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Article ID: 706747

Cost of living almost doubles for young adults who fly the nest and rent on their own: New research examines the minimum income requirements of 20-somethings who still live at home

Loughborough University

The growing number of families in which adults aged 20 to 30 live with their parents are having to negotiate new ways of pooling their resources, according to pioneering research investigating how these families live and the costs that they face.

Released:
18-Jan-2019 12:10 PM EST

Social and Behavioral Sciences

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Article ID: 706702

‘Dirty John’ and a Safety Plan for Domestic Violence

Johns Hopkins School of Nursing

Today we have a good understanding of the pattern of dangerous behaviors abusive men use to manipulate their partners. However, most women, their friends, and their family members do not have access to safety information. Dirty John presents an opportunity for women in abusive relationships to learn more about developing a personalized, practical safety plan for when in danger.

Released:
17-Jan-2019 3:05 PM EST

Social and Behavioral Sciences

Article ID: 705926

Work-Family Conflict Hits Home

University of Houston

Researchers have long known that sick children can affect a company's bottom line, as employees are distracted or have to take time off to care for their children. Far less is known about the impact a parent's work life has on their children's health.

Released:
2-Jan-2019 3:05 PM EST

Social and Behavioral Sciences

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  • Embargo expired:
    31-Dec-2018 3:00 PM EST

Article ID: 705821

Smelling in Tiny Houses: How Ciliary Electric Currents Keep Olfaction Reliable

Monell Chemical Senses Center

Scientists have used a combination of mathematical modeling, electrophysiology, and computer simulations to explain how cells communicate effectively in highly constricted spaces such as the olfactory cilia. The findings will inform future studies of cellular signaling in the olfactory system and other confined spaces of the nervous system.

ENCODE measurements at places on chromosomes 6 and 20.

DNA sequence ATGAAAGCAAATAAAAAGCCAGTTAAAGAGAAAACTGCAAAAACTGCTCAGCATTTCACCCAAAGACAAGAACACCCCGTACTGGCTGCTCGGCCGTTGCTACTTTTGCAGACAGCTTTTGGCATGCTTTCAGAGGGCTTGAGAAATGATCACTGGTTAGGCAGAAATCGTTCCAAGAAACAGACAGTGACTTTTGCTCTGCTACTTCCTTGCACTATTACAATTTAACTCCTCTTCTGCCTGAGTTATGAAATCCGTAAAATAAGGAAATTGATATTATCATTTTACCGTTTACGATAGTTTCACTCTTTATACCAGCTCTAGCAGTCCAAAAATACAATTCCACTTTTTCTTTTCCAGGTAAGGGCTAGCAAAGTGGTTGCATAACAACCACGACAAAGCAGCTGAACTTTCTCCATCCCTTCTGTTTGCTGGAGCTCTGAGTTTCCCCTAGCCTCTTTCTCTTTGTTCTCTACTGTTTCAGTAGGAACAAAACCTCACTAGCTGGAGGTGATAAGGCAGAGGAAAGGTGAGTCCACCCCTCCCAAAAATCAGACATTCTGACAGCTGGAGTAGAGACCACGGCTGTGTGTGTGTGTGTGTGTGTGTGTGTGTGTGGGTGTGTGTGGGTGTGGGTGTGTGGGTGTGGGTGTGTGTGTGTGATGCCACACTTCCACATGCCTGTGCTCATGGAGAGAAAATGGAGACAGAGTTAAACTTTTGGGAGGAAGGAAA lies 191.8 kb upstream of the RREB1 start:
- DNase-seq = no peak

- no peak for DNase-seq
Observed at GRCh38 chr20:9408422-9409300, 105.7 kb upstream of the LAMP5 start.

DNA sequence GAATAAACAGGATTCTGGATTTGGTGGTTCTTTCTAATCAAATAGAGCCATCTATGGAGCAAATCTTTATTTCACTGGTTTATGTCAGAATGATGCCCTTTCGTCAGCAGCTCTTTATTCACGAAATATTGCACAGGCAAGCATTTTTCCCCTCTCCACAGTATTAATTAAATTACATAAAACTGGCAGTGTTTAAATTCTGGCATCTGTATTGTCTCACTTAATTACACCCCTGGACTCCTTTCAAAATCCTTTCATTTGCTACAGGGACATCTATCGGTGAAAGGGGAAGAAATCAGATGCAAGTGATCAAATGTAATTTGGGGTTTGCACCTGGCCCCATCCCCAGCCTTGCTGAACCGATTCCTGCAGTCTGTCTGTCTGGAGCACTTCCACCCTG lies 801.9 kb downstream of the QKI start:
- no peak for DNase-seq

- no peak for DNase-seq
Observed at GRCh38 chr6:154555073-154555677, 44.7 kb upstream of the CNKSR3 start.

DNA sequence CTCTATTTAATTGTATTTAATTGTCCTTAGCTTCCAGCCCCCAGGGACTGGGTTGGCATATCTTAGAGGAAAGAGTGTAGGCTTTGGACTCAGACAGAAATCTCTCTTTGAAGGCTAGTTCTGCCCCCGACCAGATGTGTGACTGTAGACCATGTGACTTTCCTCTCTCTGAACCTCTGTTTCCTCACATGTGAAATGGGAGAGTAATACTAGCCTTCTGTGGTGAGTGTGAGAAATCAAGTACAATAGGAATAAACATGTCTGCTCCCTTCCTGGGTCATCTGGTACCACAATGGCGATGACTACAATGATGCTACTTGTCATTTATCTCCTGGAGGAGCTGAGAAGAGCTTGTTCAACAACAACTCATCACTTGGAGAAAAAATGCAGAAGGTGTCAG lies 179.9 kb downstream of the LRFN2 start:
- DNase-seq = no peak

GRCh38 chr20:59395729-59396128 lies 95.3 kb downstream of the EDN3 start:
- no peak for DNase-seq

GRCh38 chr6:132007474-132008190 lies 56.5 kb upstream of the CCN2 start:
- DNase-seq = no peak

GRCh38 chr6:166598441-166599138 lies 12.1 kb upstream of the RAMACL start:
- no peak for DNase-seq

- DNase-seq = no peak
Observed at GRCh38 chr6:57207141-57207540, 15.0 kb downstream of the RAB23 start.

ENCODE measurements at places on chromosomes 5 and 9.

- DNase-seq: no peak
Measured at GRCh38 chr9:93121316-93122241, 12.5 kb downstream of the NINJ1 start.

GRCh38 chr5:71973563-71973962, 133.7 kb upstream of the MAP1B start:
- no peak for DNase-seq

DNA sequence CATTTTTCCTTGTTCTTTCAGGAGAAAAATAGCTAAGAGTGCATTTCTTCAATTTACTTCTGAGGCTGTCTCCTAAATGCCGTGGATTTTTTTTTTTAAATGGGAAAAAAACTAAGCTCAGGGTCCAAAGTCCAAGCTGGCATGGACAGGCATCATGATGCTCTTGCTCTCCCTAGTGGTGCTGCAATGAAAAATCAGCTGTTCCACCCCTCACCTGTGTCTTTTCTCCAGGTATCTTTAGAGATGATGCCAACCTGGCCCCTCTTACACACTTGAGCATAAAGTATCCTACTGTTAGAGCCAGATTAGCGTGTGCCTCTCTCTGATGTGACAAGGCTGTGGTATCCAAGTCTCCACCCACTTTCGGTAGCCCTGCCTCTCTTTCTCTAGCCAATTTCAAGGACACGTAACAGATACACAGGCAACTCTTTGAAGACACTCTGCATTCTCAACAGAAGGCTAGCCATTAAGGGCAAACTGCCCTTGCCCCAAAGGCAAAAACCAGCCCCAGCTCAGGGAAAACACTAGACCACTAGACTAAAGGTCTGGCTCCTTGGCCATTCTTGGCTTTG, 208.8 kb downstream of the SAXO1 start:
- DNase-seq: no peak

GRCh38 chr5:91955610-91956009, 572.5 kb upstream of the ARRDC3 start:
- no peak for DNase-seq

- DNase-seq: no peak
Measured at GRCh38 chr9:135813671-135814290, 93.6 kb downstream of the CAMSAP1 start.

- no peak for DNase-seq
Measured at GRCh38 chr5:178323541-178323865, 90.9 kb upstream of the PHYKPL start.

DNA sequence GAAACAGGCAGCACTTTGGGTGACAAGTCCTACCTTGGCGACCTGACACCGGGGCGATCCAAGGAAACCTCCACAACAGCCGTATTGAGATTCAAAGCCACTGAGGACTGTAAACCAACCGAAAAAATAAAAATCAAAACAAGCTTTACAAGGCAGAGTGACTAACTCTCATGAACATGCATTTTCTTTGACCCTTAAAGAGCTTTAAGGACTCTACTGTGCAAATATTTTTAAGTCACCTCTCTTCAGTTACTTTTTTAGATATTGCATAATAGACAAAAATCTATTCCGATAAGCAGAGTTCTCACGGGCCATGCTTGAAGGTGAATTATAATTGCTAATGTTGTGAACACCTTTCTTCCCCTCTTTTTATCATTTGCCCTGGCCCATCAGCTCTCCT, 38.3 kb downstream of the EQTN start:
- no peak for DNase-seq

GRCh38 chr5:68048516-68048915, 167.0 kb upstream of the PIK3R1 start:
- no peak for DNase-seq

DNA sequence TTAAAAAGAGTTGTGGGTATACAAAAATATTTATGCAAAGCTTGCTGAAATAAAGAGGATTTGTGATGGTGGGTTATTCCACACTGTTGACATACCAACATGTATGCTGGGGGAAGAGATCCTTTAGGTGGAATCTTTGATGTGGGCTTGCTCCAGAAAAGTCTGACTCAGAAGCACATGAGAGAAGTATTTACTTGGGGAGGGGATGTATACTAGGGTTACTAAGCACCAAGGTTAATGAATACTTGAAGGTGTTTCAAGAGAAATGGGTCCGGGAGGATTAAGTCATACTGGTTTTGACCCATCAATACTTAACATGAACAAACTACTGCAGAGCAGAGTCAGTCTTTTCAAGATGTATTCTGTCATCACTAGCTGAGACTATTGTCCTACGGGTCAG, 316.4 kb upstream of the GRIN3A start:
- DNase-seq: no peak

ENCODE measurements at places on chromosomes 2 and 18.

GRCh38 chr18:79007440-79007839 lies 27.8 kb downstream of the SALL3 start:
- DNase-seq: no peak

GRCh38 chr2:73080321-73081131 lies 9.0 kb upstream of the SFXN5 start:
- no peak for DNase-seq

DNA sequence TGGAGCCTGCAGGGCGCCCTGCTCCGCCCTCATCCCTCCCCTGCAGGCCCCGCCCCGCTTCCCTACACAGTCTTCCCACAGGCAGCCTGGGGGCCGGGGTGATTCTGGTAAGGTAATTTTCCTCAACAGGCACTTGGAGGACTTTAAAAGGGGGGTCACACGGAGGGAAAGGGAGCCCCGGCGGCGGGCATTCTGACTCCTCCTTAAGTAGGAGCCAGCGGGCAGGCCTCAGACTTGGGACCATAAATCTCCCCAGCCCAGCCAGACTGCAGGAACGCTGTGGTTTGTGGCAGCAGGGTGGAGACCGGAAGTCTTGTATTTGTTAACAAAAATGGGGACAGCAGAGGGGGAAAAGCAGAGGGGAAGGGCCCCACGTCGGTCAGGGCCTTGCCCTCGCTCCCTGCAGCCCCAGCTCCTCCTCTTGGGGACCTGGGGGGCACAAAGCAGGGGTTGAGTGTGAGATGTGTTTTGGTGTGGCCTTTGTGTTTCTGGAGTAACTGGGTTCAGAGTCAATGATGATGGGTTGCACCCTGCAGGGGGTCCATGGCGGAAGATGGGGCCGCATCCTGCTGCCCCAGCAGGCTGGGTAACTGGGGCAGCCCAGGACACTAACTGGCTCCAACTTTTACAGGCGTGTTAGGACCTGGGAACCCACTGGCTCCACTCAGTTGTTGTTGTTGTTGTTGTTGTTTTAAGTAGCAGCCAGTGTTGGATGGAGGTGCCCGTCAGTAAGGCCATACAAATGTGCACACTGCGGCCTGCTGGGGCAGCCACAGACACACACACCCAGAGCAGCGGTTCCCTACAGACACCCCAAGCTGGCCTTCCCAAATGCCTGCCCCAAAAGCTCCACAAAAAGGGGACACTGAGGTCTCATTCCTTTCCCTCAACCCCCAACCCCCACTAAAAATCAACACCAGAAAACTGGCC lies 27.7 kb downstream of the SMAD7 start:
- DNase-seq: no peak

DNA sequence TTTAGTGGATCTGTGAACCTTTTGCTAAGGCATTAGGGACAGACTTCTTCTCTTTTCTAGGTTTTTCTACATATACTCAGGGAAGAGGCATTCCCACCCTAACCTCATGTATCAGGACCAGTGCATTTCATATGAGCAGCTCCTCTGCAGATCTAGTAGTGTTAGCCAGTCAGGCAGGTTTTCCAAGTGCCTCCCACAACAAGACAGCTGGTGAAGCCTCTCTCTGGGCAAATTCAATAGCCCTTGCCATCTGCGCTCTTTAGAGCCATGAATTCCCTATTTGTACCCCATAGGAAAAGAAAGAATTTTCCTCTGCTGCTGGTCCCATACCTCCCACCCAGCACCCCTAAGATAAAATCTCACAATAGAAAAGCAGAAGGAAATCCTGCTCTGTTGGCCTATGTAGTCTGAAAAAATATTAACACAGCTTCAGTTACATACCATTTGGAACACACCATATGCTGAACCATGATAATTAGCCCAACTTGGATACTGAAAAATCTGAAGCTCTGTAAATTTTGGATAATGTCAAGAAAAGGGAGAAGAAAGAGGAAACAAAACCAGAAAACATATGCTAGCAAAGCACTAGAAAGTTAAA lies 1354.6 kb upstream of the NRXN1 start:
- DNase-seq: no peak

Released:
26-Dec-2018 2:00 PM EST
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Article ID: 705286

An Energy-Efficient Way to Stay Warm: Sew High-Tech Heating Patches to Your Clothes

Rutgers University-New Brunswick

What if, instead of turning up the thermostat, you could warm up with high-tech, flexible patches sewn into your clothes – while significantly reducing your electric bill and carbon footprint? Engineers at Rutgers and Oregon State University have found a cost-effective way to make thin, durable heating patches by using intense pulses of light to fuse tiny silver wires with polyester. Their heating performance is nearly 70 percent higher than similar patches created by other researchers, according to a Rutgers-led study in Scientific Reports.

Released:
13-Dec-2018 5:00 AM EST
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Article ID: 704912

Emergency financial assistance reduces homeless shelter entry and violent crime

University of Notre Dame

A new study conducted by researchers at the Wilson Sheehan Lab for Economic Opportunities at Notre Dame shows that emergency financial assistance for people facing homelessness not only reduces shelter entry, but also reduces criminal behavior.

Released:
4-Dec-2018 3:05 PM EST

Social and Behavioral Sciences

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Article ID: 704802

Johns Hopkins School of Nursing Professor Nancy Glass Receives $2.2 Million to Prevent and Respond to Sexual and Domestic Violence

Johns Hopkins School of Nursing

Two new grants totaling $2.2 million will fund Johns Hopkins School of Nursing Professor Nancy Glass, PhD, MPH, RN, FAAN, in the development of nationally accessible, culturally diverse, and age-appropriate resources to help protect survivors of domestic violence and sexual assault across the lifespan.

Released:
3-Dec-2018 1:05 PM EST

Article ID: 703823

Women Favor Daughters, Men Favor Sons Despite Socioeconomic Status

Rutgers University-New Brunswick

A Rutgers-led experimental study found that women prefer and invest more in daughters, while men favor and invest more in their sons. The study of gender biases appears in the journal Scientific Reports.

Released:
13-Nov-2018 4:00 AM EST

Social and Behavioral Sciences


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